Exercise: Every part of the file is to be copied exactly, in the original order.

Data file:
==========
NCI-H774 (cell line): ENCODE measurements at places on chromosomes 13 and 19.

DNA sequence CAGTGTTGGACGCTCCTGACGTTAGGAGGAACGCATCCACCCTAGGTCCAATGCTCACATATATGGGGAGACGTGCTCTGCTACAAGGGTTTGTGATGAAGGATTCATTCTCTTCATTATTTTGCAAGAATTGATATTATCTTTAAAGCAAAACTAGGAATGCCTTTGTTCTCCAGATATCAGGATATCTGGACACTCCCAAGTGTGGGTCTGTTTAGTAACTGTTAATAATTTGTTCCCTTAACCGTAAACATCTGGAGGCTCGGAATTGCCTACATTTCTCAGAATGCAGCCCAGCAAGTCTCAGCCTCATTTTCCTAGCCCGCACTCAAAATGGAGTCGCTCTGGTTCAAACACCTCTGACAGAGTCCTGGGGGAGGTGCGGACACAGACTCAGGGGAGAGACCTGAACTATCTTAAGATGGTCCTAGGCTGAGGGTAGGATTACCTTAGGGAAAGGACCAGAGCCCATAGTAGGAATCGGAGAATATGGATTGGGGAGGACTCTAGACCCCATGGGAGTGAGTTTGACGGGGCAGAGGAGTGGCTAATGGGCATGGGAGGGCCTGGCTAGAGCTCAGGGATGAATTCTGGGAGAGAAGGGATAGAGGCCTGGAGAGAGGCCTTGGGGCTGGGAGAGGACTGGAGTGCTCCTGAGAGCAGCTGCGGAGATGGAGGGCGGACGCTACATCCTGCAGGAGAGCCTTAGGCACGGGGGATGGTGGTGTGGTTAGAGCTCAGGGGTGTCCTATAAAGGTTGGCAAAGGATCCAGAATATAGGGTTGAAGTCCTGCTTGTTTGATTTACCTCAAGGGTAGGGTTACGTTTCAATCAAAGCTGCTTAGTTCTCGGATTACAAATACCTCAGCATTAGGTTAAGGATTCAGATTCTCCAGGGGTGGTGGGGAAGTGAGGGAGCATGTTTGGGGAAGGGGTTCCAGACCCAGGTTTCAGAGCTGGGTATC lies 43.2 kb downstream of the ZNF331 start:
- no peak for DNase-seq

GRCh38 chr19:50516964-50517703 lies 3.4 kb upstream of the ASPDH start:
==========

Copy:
NCI-H774 (cell line): ENCODE measurements at places on chromosomes 13 and 19.

DNA sequence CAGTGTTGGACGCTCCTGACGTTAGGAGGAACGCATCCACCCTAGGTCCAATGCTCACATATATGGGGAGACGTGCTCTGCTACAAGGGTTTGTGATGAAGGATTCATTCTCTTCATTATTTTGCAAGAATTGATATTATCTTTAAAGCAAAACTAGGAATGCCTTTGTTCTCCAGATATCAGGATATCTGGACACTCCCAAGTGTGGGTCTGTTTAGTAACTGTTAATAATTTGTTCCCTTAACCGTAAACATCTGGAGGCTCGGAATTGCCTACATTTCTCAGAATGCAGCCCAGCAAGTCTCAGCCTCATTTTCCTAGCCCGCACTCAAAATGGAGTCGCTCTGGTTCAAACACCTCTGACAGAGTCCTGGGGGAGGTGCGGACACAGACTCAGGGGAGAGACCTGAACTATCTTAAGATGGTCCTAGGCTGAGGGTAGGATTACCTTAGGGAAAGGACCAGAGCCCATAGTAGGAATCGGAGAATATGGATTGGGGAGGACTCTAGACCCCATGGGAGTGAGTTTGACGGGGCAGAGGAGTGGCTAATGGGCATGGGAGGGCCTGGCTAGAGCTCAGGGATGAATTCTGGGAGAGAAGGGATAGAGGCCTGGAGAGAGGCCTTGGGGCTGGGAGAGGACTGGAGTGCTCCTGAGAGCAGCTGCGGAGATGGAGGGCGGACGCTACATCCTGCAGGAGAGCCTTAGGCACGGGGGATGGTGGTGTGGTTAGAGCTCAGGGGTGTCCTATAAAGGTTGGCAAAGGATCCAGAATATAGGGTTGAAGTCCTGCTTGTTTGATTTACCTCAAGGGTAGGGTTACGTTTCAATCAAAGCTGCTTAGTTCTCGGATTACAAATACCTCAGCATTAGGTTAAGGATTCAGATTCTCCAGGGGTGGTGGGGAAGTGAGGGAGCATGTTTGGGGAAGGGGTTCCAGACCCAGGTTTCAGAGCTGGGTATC lies 43.2 kb downstream of the ZNF331 start:
- no peak for DNase-seq

GRCh38 chr19:50516964-50517703 lies 3.4 kb upstream of the ASPDH start: